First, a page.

The Supreme Court on Tuesday asked the Uttarakhand government to ensure that no hate speech is delivered at a “dharam sansad”, or religious conclave, scheduled to be held in the state’s Roorkee city on Wednesday, Live Law reported.

A bench of Justices AM Khanwilkar, Abhay Sreeniwas Oka and CT Ravikumar pulled up the Uttarakhand government for submitting to the court that it could not stop such events, or anticipate the kind of speeches that would be made there.

“But if it is by the same [accused] person, then you have to prevent it,” Justice Khanwilkar told the Deputy Advocate General of Uttarakhand Jatinder Kumar Sethi, according to Bar and Bench. “Don’t make us say things.”

He added that the state government has a duty to take preventive steps to ensure such incidents do not take place occasionally. The judges warned that the Uttarakhand chief secretary will be held responsible if “any untoward situation” arises at the religious conclave on Wednesday.

“We are putting it on record,” the Supreme Court said, Live Law reported. “You know what are the preventive measures to be taken. Don’t make us say again and again.”

The court also asked the Uttarakhand government to file an affidavit about the preventive measures taken by officials ahead of the event.

The court’s directive came against the backdrop of the communal violence that erupted in Roorkee on April 16 during a Hanuman Jayanti procession. Several Muslim residents have fled from the Bhagwanpur region after Hindutva leaders warned of “action against conspirators”, The Wire reported.

On Tuesday, the Supreme Court judges were hearing a petition seeking action against the speakers who delivered speeches targeting Muslims in similar “dharam sansad” events held in Haridwar and Delhi.

At the religious parliament held in Haridwar between December 17 and December 19, Hindutva supremacists had called upon Hindus to buy weapons to commit genocide against Muslims.

Yati Narsinghanand, an extremist priest known for his hate speech, had said that an “economic boycott” of Muslims was not enough. “No community can survive without picking up weapons...And swords won’t work, they look good only on stages,” he had said.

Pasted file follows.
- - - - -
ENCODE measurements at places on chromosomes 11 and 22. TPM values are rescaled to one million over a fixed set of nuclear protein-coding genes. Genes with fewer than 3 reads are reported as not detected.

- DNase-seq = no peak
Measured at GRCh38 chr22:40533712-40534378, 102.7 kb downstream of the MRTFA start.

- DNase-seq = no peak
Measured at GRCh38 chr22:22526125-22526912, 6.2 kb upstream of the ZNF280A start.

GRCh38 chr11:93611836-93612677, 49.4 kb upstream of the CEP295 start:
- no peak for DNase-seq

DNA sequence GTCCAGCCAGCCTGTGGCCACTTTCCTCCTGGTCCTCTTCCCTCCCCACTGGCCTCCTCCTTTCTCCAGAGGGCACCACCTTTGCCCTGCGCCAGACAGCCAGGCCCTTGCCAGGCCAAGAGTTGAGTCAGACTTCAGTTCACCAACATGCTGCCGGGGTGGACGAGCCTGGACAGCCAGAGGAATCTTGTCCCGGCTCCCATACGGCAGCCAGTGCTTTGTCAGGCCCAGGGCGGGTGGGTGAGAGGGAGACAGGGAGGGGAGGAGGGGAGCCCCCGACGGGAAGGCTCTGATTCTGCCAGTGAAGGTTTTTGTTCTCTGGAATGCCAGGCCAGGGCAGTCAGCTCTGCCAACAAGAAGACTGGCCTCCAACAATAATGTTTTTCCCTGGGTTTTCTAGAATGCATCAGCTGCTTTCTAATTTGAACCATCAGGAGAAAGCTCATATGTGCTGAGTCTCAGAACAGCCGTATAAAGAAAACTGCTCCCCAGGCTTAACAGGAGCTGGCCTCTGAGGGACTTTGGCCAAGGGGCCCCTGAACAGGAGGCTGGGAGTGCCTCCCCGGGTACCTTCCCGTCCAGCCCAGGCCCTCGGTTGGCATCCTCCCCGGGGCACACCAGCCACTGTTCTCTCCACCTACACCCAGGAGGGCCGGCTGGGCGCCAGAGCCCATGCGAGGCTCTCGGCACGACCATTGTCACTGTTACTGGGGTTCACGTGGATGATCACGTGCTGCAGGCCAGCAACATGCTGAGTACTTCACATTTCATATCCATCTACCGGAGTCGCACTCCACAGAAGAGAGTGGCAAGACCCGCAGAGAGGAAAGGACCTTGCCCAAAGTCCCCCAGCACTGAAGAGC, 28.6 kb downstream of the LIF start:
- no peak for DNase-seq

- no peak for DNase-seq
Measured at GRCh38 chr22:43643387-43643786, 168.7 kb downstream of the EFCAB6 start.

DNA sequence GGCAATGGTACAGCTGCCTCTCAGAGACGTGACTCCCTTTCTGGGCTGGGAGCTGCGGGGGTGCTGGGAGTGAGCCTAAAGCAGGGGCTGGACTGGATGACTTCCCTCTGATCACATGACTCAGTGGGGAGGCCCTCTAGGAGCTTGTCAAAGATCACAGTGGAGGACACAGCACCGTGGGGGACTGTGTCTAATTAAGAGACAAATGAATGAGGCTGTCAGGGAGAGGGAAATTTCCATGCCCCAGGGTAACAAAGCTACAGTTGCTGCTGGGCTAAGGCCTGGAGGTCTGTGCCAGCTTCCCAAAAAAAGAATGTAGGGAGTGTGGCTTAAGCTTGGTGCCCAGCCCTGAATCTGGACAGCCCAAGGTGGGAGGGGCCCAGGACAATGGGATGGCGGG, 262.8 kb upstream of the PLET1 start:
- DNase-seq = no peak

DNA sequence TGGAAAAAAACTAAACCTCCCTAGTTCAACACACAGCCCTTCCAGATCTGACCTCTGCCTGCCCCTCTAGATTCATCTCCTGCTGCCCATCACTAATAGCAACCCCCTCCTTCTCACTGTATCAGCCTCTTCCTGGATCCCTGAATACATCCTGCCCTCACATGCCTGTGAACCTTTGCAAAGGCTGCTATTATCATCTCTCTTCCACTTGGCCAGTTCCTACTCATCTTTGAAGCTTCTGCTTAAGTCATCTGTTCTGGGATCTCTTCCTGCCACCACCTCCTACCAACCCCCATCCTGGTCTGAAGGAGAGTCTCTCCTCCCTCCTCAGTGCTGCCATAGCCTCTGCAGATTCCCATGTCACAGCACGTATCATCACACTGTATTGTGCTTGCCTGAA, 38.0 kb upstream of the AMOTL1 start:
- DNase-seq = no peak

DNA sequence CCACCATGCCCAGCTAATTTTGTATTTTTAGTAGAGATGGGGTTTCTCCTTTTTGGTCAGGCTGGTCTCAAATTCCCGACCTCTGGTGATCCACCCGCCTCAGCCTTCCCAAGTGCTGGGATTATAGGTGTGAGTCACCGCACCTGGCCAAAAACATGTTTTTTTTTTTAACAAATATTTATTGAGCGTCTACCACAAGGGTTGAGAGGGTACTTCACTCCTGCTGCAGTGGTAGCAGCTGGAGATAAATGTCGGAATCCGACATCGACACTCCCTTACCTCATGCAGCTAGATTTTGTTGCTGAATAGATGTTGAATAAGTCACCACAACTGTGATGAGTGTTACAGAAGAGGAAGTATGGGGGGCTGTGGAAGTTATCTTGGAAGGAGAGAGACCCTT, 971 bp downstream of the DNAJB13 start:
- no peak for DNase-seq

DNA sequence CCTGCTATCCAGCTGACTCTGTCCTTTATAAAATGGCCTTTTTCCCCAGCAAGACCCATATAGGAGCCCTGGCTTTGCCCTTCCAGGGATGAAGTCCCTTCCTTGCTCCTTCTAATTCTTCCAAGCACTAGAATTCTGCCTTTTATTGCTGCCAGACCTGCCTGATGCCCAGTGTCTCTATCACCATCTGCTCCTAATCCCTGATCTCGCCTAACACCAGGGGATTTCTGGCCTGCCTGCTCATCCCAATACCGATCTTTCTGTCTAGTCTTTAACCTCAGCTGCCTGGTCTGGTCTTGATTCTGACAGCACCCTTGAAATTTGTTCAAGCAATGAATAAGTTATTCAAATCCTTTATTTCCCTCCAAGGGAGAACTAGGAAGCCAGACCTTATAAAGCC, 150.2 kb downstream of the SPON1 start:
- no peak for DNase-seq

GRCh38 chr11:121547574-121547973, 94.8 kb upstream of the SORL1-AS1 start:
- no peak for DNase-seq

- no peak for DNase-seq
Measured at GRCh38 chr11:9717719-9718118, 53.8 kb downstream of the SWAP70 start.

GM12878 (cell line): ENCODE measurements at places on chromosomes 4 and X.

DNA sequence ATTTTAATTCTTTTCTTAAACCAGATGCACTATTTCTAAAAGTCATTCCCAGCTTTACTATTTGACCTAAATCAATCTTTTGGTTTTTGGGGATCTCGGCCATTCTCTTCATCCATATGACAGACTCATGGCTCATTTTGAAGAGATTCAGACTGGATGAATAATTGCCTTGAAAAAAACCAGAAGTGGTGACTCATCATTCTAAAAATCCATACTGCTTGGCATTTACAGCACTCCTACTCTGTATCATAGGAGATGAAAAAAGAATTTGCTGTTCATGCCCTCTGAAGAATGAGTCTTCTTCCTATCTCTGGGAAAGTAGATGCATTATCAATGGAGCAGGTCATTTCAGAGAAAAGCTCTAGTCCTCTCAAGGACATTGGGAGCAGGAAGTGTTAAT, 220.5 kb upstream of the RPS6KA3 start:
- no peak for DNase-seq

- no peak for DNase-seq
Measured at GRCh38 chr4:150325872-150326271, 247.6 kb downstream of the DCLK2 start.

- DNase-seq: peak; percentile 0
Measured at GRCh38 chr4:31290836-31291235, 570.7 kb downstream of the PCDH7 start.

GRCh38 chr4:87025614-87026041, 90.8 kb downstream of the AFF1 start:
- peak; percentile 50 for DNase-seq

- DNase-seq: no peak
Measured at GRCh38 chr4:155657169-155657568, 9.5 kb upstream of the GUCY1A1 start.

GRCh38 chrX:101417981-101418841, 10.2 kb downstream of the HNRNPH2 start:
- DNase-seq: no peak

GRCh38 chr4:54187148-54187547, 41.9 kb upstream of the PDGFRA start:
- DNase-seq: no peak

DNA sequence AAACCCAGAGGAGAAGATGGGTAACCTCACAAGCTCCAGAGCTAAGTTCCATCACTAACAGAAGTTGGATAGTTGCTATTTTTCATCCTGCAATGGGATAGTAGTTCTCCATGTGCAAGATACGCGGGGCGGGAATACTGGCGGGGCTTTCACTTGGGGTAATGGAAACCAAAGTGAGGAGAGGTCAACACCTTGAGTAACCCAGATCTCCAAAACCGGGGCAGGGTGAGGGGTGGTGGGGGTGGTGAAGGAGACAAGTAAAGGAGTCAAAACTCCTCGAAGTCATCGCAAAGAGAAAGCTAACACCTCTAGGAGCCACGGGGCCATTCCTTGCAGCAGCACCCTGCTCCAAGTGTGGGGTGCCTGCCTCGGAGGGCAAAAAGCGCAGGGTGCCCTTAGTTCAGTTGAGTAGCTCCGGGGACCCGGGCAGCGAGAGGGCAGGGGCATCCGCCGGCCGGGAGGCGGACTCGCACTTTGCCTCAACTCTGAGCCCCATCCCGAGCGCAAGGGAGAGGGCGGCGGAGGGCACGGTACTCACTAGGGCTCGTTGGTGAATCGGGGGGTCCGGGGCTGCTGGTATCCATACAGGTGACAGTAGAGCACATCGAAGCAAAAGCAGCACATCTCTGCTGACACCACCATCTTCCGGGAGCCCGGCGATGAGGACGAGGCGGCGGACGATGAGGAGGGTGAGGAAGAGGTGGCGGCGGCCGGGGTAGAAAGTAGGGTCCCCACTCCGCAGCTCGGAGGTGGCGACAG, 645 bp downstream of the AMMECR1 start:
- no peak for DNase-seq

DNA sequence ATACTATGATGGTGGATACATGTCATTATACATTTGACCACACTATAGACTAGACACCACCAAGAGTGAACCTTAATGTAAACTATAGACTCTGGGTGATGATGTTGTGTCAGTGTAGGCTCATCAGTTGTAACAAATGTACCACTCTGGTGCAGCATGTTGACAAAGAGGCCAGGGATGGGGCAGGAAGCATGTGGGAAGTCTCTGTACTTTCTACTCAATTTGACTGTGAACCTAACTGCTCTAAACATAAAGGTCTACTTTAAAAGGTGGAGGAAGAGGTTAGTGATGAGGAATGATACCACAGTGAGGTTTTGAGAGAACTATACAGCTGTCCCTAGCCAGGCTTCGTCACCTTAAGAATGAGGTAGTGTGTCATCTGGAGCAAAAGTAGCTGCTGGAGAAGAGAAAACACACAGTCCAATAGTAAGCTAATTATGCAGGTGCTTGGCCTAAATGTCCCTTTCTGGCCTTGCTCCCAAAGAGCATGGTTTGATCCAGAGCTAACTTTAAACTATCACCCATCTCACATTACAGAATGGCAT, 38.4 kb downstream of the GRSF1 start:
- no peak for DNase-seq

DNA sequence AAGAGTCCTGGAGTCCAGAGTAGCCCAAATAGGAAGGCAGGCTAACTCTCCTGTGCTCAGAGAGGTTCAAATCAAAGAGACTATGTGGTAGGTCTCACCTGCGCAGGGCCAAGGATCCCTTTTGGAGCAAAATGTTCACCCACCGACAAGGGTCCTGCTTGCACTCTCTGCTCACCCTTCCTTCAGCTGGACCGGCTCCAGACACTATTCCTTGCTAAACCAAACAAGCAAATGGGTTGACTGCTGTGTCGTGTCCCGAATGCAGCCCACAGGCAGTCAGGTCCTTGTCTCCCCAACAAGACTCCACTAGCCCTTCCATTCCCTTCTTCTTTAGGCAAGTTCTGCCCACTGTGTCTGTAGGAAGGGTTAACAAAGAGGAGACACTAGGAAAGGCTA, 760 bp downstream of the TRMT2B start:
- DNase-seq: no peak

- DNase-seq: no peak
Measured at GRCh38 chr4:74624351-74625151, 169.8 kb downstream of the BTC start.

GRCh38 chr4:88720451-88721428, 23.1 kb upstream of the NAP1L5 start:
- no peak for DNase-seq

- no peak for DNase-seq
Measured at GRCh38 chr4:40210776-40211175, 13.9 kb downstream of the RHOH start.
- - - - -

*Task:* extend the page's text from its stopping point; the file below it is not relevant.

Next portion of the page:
In the Delhi event, also held in December, videos showed journalist Suresh Chavhanke administering an oath to the attendees to “die for and kill” to make India a Hindu nation.

In their applications, the petitioners pointed out that similar gatherings were being organised in other cities too.

“They are holding it all over the country,” Senior Advocate Kapil Sibal told the court at Tuesday’s hearing. “Now this was in Una [in Himachal Pradesh]. We wrote to the collector and superintendent of police to stop it and they did not do anything.”

However, the Himachal Pradesh counsel told the court that the state government had taken action.

“These incidents don’t happen suddenly,” Justice Khanwilkar said in response. “They are announced well in advance. The local police has to get into action immediately...Did you spring into action immediately or not?”

The court asked the state to file an affidavit and said it will take up the matter on May 9.

In the Himachal Pradesh gathering on April 17, Narsinghanand had asked Hindus to have more children to make sure India does not become an Islamic country.

The priest was arrested in December in the Haridwar hate speech case and received bail on February 7, on the condition that he could not be a part of any gathering “which aims towards creating difference between communities”.

The Himachal Pradesh Police had issued a notice to Narshinghanand, asking him to not use instigating language against any religion or caste at the religious conclave. The station house officer of the Amb police station in Una district had warned him that appropriate legal action would be taken if their instructions were not followed.